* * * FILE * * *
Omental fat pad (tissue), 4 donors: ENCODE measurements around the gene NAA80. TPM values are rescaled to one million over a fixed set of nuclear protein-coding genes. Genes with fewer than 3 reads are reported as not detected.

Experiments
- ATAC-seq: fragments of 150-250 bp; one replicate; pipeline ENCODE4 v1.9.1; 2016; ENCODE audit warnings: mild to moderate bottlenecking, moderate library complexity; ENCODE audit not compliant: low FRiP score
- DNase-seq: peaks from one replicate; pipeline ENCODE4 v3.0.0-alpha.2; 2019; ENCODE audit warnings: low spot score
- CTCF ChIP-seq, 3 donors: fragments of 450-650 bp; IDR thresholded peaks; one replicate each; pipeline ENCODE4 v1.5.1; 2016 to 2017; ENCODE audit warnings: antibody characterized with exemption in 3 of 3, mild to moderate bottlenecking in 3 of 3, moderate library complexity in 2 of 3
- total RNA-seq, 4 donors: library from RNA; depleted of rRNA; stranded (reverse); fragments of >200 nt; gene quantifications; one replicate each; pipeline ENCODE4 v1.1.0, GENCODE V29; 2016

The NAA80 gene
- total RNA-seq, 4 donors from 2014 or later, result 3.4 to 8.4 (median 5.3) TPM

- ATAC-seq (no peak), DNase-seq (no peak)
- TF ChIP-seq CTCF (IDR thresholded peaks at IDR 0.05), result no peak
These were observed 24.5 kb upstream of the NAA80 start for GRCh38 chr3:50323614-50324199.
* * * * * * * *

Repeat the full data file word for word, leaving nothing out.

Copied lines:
Omental fat pad (tissue), 4 donors: ENCODE measurements around the gene NAA80. TPM values are rescaled to one million over a fixed set of nuclear protein-coding genes. Genes with fewer than 3 reads are reported as not detected.

Experiments
- ATAC-seq: fragments of 150-250 bp; one replicate; pipeline ENCODE4 v1.9.1; 2016; ENCODE audit warnings: mild to moderate bottlenecking, moderate library complexity; ENCODE audit not compliant: low FRiP score
- DNase-seq: peaks from one replicate; pipeline ENCODE4 v3.0.0-alpha.2; 2019; ENCODE audit warnings: low spot score
- CTCF ChIP-seq, 3 donors: fragments of 450-650 bp; IDR thresholded peaks; one replicate each; pipeline ENCODE4 v1.5.1; 2016 to 2017; ENCODE audit warnings: antibody characterized with exemption in 3 of 3, mild to moderate bottlenecking in 3 of 3, moderate library complexity in 2 of 3
- total RNA-seq, 4 donors: library from RNA; depleted of rRNA; stranded (reverse); fragments of >200 nt; gene quantifications; one replicate each; pipeline ENCODE4 v1.1.0, GENCODE V29; 2016

The NAA80 gene
- total RNA-seq, 4 donors from 2014 or later, result 3.4 to 8.4 (median 5.3) TPM

- ATAC-seq (no peak), DNase-seq (no peak)
- TF ChIP-seq CTCF (IDR thresholded peaks at IDR 0.05), result no peak
These were observed 24.5 kb upstream of the NAA80 start for GRCh38 chr3:50323614-50324199.